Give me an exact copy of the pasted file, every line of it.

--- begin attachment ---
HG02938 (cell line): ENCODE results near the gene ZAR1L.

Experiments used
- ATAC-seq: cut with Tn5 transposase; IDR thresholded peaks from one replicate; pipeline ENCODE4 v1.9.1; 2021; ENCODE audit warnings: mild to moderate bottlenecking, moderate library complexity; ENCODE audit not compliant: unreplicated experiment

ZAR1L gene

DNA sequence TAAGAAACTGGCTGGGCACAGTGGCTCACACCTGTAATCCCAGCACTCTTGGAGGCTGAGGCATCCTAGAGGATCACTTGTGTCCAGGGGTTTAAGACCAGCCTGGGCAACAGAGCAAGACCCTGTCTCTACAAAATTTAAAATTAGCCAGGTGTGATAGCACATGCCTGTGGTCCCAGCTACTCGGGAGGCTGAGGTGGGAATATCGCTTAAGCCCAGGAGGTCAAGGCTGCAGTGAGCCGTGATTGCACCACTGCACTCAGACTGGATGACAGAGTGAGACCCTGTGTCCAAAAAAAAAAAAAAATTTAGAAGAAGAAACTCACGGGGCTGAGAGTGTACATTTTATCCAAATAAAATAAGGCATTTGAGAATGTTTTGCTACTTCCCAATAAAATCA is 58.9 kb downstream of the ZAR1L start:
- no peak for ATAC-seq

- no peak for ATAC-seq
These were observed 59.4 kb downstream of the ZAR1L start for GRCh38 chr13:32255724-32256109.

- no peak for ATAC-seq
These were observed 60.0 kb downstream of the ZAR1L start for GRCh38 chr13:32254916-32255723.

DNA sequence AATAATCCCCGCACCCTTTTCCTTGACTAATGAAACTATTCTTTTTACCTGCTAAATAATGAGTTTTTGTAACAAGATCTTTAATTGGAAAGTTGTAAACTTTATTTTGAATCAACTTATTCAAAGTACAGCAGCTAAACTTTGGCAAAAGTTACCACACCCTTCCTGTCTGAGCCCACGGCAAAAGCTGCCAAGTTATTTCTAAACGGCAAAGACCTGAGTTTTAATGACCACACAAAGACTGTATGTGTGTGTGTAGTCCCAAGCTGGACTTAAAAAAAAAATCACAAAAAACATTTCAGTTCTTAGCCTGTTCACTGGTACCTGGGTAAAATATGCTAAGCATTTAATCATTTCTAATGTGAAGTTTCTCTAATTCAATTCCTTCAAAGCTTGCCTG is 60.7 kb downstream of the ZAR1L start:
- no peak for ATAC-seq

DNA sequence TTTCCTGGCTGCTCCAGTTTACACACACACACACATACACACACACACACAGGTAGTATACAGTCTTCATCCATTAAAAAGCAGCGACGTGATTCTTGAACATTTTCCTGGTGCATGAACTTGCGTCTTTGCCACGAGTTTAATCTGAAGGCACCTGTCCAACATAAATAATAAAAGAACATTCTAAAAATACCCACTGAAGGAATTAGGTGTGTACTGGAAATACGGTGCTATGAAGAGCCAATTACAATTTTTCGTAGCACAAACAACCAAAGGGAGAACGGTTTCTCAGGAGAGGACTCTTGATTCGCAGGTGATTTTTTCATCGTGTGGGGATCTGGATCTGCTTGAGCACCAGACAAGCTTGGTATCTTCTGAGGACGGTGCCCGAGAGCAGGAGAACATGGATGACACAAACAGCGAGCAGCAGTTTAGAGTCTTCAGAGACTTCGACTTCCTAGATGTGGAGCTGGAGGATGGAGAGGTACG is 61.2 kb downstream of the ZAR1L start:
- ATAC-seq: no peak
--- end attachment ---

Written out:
HG02938 (cell line): ENCODE results near the gene ZAR1L.

Experiments used
- ATAC-seq: cut with Tn5 transposase; IDR thresholded peaks from one replicate; pipeline ENCODE4 v1.9.1; 2021; ENCODE audit warnings: mild to moderate bottlenecking, moderate library complexity; ENCODE audit not compliant: unreplicated experiment

ZAR1L gene

DNA sequence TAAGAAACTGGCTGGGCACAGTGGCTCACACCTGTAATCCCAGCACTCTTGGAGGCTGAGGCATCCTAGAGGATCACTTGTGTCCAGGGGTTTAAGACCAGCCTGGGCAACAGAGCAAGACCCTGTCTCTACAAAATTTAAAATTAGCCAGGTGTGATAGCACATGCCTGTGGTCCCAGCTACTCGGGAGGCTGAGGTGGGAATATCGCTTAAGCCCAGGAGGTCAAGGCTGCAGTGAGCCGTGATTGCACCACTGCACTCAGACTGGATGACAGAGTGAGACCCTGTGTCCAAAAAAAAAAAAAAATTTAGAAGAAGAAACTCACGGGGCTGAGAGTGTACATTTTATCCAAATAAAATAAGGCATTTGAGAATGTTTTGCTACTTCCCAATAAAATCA is 58.9 kb downstream of the ZAR1L start:
- no peak for ATAC-seq

- no peak for ATAC-seq
These were observed 59.4 kb downstream of the ZAR1L start for GRCh38 chr13:32255724-32256109.

- no peak for ATAC-seq
These were observed 60.0 kb downstream of the ZAR1L start for GRCh38 chr13:32254916-32255723.

DNA sequence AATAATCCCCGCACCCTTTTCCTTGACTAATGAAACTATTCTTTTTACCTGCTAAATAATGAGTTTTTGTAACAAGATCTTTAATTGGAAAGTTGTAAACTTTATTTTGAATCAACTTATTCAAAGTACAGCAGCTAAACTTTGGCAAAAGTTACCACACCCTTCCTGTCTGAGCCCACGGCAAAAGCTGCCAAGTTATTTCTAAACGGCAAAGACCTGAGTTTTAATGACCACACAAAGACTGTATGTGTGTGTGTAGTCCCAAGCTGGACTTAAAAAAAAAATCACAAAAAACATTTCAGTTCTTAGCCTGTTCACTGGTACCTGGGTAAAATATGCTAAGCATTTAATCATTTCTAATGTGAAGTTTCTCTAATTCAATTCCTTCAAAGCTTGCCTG is 60.7 kb downstream of the ZAR1L start:
- no peak for ATAC-seq

DNA sequence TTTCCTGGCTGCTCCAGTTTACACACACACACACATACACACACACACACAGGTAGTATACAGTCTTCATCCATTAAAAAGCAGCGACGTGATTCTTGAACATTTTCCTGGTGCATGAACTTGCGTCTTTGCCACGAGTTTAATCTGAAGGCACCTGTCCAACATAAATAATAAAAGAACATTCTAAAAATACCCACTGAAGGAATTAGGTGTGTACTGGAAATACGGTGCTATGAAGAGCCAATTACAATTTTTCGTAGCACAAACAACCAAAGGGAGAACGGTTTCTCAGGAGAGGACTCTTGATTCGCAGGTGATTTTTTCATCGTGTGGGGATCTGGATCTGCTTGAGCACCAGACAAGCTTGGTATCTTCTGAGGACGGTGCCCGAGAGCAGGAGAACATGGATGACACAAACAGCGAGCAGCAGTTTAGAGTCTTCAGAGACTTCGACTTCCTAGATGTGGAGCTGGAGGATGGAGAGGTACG is 61.2 kb downstream of the ZAR1L start:
- ATAC-seq: no peak